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PostIndro Alessandro Raffaello Schizogene Montanelli (Eugenio Battaglia, Italy, 06/30/19 4:46 am)
Our friend Edward Jajko (28 June) seems rather annoyed by Indro Raffaello Schizogene (!) Montanelli. Ed even makes fun of the real surname of Montanelli--and this coming from a native of a nation famous for its unpronounceable names!
But Montanelli's mistake, shared by the "great" Shirer, may be understandable. Italian public opinion, from Mussolini down to the last citizen, had a great liking for the Poles and later for the Finns, to whom arms were sent and volunteers came forward.
Do not forget that during WWII Italy was the only country that really was friendly towards Poland and unselfishly tried to help. Consider Mussolini's letter to Hitler, open borders for refugees, money sent through Ms Frassati, a friend of Mussolini, married to the Polish diplomat Gasvronski. Such acts were a great irritation to the Third Reich.
However if the the Polish government was not foolish enough to order a charge against German Panzers on horses, it nonetheless after the death of Pilsudski embarked on a foolish campaign against Germany (and the USSR), even printing maps of the new hoped-for borders going back to nine centuries earlier and the time of Bolelasw I Chobry. It moreover claimed to be able to reach Berlin within a fortnight. On top of this, add the persecution of the German minority (or ex-majority) in some areas. Of course it is now politically correct to forget these things.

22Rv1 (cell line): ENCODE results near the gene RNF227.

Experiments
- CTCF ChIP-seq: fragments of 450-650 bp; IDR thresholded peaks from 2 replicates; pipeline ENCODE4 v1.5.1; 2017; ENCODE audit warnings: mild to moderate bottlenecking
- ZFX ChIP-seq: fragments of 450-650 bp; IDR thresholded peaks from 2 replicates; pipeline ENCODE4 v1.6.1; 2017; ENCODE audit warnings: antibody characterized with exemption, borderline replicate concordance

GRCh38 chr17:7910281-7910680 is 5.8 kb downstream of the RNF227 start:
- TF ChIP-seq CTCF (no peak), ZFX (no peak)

Montanelli was generally a good journalist who also wrote some history books (very light). He was not a dedicated fascist. After the war he might have been considered a European liberal and for that he was shot and injured by the Red Brigades. Interestingly, he married a 14-year-old Eritrean girl (he was 26). She then became the wife of one of his Eritrean soldiers.
Theoretically Edward is correct about the United Kingdom united by the monarchy, but in practice it is now more a "disunited" kingdom kept united by some old medieval tradition that however has a good record of integration of foreigners (Germans).
JE comments: It was the "Schizogene" part that took Ed Jajko aback, methinks. Wikipedia tells us that Montanelli tried to write with a "milkman from Ohio" as his intended audience. I take this to mean simply and clearly. Today he might reference Joe the Plumber, another Everyman from Ohio. (There aren't many milkmen left.)
Eugenio Battaglia brings up the matter of Polish provocations to Germany. I've always thought of this as Nazi propaganda to justify the invasion, but is there any substance? Granted, even if you print a map of a medieval "Greater Poland," it doesn't warrant starting a war.